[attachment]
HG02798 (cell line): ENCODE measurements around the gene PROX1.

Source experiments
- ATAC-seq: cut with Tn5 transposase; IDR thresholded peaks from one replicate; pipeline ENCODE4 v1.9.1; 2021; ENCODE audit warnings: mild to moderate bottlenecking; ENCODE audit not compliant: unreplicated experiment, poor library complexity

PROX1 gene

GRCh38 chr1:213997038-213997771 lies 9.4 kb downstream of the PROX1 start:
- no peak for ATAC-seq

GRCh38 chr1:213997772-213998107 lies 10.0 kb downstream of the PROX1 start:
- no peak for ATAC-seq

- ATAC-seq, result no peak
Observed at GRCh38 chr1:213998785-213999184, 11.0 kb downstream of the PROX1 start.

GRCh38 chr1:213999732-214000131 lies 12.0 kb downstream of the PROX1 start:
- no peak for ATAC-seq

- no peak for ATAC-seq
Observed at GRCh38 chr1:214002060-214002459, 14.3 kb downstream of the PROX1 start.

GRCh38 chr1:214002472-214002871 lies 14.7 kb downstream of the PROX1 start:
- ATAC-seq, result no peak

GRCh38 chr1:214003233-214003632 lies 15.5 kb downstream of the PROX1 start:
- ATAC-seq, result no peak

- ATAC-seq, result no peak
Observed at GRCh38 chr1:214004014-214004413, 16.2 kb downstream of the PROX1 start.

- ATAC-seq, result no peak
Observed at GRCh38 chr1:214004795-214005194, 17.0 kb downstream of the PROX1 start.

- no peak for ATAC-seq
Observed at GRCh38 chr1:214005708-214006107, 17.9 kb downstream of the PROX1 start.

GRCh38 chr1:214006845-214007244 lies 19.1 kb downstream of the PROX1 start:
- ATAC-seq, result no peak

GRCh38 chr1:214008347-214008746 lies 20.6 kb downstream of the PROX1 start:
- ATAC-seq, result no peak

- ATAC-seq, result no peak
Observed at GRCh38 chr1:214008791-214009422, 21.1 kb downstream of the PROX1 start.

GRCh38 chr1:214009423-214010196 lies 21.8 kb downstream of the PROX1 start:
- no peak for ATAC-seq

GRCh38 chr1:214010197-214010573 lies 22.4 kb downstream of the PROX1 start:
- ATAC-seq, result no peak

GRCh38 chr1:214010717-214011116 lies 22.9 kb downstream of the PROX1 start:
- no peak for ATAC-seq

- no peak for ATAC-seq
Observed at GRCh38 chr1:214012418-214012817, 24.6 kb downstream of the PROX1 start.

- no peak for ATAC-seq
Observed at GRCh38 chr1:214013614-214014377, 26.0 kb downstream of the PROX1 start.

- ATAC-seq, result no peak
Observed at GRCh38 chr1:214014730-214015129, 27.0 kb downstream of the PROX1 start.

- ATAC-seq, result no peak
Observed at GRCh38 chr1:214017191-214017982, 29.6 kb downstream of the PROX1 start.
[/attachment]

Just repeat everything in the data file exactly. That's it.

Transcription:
HG02798 (cell line): ENCODE measurements around the gene PROX1.

Source experiments
- ATAC-seq: cut with Tn5 transposase; IDR thresholded peaks from one replicate; pipeline ENCODE4 v1.9.1; 2021; ENCODE audit warnings: mild to moderate bottlenecking; ENCODE audit not compliant: unreplicated experiment, poor library complexity

PROX1 gene

GRCh38 chr1:213997038-213997771 lies 9.4 kb downstream of the PROX1 start:
- no peak for ATAC-seq

GRCh38 chr1:213997772-213998107 lies 10.0 kb downstream of the PROX1 start:
- no peak for ATAC-seq

- ATAC-seq, result no peak
Observed at GRCh38 chr1:213998785-213999184, 11.0 kb downstream of the PROX1 start.

GRCh38 chr1:213999732-214000131 lies 12.0 kb downstream of the PROX1 start:
- no peak for ATAC-seq

- no peak for ATAC-seq
Observed at GRCh38 chr1:214002060-214002459, 14.3 kb downstream of the PROX1 start.

GRCh38 chr1:214002472-214002871 lies 14.7 kb downstream of the PROX1 start:
- ATAC-seq, result no peak

GRCh38 chr1:214003233-214003632 lies 15.5 kb downstream of the PROX1 start:
- ATAC-seq, result no peak

- ATAC-seq, result no peak
Observed at GRCh38 chr1:214004014-214004413, 16.2 kb downstream of the PROX1 start.

- ATAC-seq, result no peak
Observed at GRCh38 chr1:214004795-214005194, 17.0 kb downstream of the PROX1 start.

- no peak for ATAC-seq
Observed at GRCh38 chr1:214005708-214006107, 17.9 kb downstream of the PROX1 start.

GRCh38 chr1:214006845-214007244 lies 19.1 kb downstream of the PROX1 start:
- ATAC-seq, result no peak

GRCh38 chr1:214008347-214008746 lies 20.6 kb downstream of the PROX1 start:
- ATAC-seq, result no peak

- ATAC-seq, result no peak
Observed at GRCh38 chr1:214008791-214009422, 21.1 kb downstream of the PROX1 start.

GRCh38 chr1:214009423-214010196 lies 21.8 kb downstream of the PROX1 start:
- no peak for ATAC-seq

GRCh38 chr1:214010197-214010573 lies 22.4 kb downstream of the PROX1 start:
- ATAC-seq, result no peak

GRCh38 chr1:214010717-214011116 lies 22.9 kb downstream of the PROX1 start:
- no peak for ATAC-seq

- no peak for ATAC-seq
Observed at GRCh38 chr1:214012418-214012817, 24.6 kb downstream of the PROX1 start.

- no peak for ATAC-seq
Observed at GRCh38 chr1:214013614-214014377, 26.0 kb downstream of the PROX1 start.

- ATAC-seq, result no peak
Observed at GRCh38 chr1:214014730-214015129, 27.0 kb downstream of the PROX1 start.

- ATAC-seq, result no peak
Observed at GRCh38 chr1:214017191-214017982, 29.6 kb downstream of the PROX1 start.